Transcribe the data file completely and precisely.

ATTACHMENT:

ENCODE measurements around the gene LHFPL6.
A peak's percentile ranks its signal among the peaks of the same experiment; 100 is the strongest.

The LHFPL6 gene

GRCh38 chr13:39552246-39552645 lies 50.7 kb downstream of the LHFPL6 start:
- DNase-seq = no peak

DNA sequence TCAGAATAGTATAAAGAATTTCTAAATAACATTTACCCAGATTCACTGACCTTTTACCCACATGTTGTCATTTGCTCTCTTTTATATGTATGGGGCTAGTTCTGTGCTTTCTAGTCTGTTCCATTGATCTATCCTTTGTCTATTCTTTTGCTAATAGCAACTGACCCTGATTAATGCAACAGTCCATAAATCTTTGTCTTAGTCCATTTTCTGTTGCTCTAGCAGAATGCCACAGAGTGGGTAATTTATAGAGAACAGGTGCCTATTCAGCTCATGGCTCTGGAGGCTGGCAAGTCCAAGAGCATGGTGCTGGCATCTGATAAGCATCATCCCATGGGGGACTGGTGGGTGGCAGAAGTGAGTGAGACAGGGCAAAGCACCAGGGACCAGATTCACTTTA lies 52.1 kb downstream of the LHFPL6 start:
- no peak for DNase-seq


ENCODE measurements around the gene LHFPL6.
A peak's percentile ranks its signal among the peaks of the same experiment; 100 is the strongest.

The LHFPL6 gene

GRCh38 chr13:39552246-39552645 lies 50.7 kb downstream of the LHFPL6 start:
- DNase-seq = no peak

DNA sequence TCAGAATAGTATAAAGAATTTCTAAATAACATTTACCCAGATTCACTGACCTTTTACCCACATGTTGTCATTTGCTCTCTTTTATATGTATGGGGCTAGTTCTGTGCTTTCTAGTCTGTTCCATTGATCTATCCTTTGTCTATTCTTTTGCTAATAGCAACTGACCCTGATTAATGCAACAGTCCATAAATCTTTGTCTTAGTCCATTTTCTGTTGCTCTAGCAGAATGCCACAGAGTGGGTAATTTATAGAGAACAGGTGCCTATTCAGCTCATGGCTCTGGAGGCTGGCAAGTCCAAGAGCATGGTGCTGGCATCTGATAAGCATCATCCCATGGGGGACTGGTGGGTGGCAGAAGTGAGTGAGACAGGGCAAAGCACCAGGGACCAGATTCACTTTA lies 52.1 kb downstream of the LHFPL6 start:
- no peak for DNase-seq